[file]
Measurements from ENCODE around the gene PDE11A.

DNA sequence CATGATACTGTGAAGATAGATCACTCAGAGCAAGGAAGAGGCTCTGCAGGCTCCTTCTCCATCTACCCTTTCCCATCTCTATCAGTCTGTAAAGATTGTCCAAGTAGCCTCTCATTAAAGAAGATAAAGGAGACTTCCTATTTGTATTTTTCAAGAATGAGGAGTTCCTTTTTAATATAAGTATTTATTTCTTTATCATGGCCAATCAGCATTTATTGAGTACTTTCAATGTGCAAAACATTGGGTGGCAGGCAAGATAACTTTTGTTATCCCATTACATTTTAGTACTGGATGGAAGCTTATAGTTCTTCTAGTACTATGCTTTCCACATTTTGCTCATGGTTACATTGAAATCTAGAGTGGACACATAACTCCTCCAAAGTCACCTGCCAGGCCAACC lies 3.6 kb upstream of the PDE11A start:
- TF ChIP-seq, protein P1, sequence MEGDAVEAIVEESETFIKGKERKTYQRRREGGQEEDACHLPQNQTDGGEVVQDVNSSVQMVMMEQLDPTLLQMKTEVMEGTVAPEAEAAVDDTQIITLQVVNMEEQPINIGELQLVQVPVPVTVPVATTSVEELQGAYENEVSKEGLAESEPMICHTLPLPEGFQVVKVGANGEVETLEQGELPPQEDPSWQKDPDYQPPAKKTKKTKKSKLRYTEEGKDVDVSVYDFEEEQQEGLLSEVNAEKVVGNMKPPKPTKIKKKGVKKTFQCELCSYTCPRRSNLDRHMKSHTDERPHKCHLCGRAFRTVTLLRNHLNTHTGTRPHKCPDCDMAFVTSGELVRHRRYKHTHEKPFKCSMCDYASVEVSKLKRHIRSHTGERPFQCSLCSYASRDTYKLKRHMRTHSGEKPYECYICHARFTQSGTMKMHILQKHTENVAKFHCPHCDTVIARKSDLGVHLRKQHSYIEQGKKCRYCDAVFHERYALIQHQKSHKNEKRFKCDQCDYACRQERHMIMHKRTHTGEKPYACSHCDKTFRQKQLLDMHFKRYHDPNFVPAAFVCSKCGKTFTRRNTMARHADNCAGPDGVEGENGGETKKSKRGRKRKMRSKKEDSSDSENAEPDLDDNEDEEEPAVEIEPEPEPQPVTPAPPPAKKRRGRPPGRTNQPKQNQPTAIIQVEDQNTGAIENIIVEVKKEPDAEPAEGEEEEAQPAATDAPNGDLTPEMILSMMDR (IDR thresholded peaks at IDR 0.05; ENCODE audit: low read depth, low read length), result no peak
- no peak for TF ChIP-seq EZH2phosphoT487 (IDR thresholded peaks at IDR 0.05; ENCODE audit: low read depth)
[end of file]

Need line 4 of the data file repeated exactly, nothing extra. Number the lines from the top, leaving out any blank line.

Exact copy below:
- no peak for TF ChIP-seq EZH2phosphoT487 (IDR thresholded peaks at IDR 0.05; ENCODE audit: low read depth)